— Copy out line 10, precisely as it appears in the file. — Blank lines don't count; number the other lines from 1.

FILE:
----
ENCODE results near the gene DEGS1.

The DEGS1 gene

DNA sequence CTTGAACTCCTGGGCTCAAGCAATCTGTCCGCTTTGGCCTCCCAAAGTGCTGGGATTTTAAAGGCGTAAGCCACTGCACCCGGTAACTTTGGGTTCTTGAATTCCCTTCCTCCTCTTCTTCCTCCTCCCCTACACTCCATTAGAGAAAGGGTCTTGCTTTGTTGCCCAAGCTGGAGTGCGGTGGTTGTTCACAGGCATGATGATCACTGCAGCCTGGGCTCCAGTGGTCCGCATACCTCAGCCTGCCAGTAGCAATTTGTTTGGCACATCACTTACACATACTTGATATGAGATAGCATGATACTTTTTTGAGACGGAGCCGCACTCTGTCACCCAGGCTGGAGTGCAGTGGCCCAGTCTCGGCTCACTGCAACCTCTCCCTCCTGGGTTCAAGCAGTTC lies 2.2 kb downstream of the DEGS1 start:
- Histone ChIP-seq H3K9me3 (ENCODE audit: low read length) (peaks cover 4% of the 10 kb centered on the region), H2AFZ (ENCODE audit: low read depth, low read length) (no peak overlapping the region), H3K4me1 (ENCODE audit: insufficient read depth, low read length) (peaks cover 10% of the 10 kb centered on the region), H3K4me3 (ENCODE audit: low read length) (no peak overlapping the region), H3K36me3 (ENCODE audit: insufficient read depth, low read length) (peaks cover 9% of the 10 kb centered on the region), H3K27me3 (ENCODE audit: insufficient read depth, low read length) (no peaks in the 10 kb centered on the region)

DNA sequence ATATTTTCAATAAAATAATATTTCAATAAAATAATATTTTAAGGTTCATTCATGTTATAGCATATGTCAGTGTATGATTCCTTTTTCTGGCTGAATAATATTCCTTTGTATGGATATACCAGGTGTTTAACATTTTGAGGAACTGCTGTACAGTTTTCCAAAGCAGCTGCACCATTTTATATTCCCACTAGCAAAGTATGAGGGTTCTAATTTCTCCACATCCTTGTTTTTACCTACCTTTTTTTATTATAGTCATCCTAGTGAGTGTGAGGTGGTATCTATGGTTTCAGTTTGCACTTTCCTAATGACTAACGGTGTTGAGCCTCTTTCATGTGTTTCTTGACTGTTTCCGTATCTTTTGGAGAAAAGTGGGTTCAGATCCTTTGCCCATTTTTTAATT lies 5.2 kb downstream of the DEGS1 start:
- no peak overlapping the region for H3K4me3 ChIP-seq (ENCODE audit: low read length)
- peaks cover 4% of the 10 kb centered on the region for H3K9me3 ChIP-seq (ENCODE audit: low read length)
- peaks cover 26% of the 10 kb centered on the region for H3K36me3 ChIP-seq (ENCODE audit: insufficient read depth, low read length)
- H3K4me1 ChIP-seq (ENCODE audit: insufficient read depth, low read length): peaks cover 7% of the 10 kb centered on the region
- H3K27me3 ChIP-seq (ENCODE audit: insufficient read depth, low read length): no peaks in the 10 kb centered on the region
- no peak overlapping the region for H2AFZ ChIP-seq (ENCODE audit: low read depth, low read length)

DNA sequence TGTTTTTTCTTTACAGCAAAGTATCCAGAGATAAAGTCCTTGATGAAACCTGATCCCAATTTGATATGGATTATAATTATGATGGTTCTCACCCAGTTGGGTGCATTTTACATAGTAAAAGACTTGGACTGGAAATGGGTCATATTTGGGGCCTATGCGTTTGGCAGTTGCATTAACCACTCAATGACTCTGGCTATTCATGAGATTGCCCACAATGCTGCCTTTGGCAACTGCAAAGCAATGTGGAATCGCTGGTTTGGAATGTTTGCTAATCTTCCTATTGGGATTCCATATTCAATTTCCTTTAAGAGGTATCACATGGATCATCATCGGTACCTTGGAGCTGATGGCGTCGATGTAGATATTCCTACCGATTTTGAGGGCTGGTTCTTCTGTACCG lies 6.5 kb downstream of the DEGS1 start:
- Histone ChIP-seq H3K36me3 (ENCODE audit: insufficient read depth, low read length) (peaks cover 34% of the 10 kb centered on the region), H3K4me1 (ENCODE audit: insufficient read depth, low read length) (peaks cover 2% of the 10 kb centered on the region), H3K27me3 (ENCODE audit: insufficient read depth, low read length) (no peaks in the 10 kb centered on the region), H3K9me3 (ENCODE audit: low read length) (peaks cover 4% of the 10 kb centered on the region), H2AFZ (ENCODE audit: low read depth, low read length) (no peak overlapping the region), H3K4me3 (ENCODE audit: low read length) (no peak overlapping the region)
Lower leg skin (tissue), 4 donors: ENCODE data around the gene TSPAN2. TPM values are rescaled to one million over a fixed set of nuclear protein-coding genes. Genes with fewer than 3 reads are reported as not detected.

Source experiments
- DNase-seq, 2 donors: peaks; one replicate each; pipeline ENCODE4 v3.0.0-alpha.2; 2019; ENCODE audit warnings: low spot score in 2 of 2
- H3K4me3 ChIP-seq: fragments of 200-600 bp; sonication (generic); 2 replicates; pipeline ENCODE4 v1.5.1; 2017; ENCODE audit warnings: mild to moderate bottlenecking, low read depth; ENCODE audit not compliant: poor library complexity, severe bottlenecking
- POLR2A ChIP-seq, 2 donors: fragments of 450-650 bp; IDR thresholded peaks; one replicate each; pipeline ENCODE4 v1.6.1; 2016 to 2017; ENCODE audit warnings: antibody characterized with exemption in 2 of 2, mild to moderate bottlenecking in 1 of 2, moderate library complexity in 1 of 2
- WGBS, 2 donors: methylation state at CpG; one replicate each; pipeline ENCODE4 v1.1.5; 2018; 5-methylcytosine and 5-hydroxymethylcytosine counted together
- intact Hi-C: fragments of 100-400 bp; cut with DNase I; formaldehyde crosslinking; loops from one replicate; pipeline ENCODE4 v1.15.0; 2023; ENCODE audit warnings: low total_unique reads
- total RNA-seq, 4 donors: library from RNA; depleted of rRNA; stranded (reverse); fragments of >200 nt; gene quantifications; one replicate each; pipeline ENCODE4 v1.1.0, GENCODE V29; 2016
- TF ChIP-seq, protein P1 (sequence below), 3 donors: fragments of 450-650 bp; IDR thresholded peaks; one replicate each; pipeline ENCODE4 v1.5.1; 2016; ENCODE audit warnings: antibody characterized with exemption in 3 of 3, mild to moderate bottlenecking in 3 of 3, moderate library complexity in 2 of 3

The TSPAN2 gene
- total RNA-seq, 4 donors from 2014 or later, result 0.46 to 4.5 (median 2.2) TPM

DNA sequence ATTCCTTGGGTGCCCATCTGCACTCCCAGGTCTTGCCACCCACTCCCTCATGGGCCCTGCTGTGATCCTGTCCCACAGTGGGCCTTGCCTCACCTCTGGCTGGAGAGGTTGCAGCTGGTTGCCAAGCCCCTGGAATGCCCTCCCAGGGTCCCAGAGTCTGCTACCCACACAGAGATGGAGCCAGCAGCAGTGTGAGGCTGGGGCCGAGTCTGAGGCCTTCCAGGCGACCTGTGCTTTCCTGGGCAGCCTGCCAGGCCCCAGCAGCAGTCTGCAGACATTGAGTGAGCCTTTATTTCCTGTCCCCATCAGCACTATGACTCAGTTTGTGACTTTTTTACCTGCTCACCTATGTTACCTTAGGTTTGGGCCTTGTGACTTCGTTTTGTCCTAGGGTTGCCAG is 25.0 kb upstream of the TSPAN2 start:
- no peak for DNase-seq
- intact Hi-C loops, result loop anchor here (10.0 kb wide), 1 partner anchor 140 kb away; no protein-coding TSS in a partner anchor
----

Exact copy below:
- H3K27me3 ChIP-seq (ENCODE audit: insufficient read depth, low read length): no peaks in the 10 kb centered on the region